That is the law, there is nothing in the above legislation to say that DLA needs to be spent on interpreters. Parliament has not prescribed anything as to how this money should be spent. The confusion starts around Cockburn v. Chief Adjudication Officer and Another and Secretary of State for Social Services v. Fairey (1997) which talks about interpreters. Unfortuntely, those less versed in law take this to mean it is the parameters of what DLA is rather than proving a specific point of law and circumstances that was before the court.

What is attention? And more to the point, what is additional expense arising out of attention?

Here I'm going to write about myself, because it is easier. I claim DLA and I also live in a rural area. Where I live, if a hearing person wants to socialise - you know maintain their basic wellbeing, they walk to the local pub. Within 5-10 minutes you have a choice of eleven pubs, five sports clubs. Or they go to church (churches in this area provide community functions). Or join a local society. Or they take a class at the local sports centre. Or chat to locals on the street. Total cost = usually 0p, just walk there and more importantly interact with others.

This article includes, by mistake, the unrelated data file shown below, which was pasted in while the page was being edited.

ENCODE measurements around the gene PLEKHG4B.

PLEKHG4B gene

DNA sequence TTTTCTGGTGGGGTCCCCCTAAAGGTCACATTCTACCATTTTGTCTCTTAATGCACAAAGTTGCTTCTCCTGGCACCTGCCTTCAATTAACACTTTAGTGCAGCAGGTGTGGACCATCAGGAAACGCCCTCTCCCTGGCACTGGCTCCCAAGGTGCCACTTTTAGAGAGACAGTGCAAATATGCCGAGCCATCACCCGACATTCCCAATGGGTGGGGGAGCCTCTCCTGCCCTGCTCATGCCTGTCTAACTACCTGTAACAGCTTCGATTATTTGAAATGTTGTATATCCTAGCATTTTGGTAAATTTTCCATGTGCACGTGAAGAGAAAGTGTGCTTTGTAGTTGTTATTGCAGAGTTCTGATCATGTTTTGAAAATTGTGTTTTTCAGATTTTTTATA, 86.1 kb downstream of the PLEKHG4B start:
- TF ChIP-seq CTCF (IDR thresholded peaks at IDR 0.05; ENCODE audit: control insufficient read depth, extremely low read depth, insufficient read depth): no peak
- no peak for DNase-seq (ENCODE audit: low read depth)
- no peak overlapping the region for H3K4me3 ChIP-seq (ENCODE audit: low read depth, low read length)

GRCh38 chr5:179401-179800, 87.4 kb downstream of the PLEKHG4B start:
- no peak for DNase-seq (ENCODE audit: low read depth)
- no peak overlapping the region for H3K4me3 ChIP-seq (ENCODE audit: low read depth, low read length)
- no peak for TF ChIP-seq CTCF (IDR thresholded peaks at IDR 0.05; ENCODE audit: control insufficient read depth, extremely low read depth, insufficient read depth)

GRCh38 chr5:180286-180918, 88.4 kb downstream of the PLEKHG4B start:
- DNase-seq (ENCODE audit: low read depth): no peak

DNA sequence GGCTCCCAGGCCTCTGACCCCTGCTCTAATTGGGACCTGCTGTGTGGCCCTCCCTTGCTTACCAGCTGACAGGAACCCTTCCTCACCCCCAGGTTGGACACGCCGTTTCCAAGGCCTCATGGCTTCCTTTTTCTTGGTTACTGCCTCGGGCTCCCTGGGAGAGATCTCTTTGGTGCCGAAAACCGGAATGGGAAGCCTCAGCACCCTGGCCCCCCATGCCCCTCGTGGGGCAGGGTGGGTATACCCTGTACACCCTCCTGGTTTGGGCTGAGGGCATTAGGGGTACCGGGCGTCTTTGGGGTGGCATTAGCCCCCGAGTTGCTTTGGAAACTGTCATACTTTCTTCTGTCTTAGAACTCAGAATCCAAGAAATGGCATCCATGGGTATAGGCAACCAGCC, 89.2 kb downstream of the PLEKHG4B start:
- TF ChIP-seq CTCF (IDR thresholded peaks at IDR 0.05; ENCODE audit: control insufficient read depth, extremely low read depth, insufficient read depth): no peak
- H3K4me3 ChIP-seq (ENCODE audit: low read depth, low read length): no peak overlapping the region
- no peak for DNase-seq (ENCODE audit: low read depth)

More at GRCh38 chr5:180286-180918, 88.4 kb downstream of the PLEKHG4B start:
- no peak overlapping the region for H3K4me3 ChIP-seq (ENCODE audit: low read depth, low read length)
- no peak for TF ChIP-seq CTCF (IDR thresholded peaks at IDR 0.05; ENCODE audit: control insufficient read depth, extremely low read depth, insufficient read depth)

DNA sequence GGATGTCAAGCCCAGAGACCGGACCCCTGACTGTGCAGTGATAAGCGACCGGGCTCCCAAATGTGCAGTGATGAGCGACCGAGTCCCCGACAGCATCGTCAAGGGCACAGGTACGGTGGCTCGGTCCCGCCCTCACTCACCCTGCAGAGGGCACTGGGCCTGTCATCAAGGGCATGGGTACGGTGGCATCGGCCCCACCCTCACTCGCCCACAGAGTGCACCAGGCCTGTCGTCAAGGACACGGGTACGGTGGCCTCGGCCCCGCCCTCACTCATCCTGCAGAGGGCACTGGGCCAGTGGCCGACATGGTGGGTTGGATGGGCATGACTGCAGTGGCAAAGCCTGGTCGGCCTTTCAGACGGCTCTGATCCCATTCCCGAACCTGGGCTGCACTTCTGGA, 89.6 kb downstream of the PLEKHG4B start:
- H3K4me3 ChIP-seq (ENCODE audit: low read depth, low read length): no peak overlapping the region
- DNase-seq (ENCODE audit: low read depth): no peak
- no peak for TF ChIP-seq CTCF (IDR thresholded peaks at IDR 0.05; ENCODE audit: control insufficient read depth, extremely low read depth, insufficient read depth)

Not a single person in my town (apart from me) is able to use BSL. Which means I cannot access anything. Zilch, nadda. Services providing social orientated activities is so small, that it falls outside the scope of legislation of being "reasonable" to make adjustments in respect of communication support.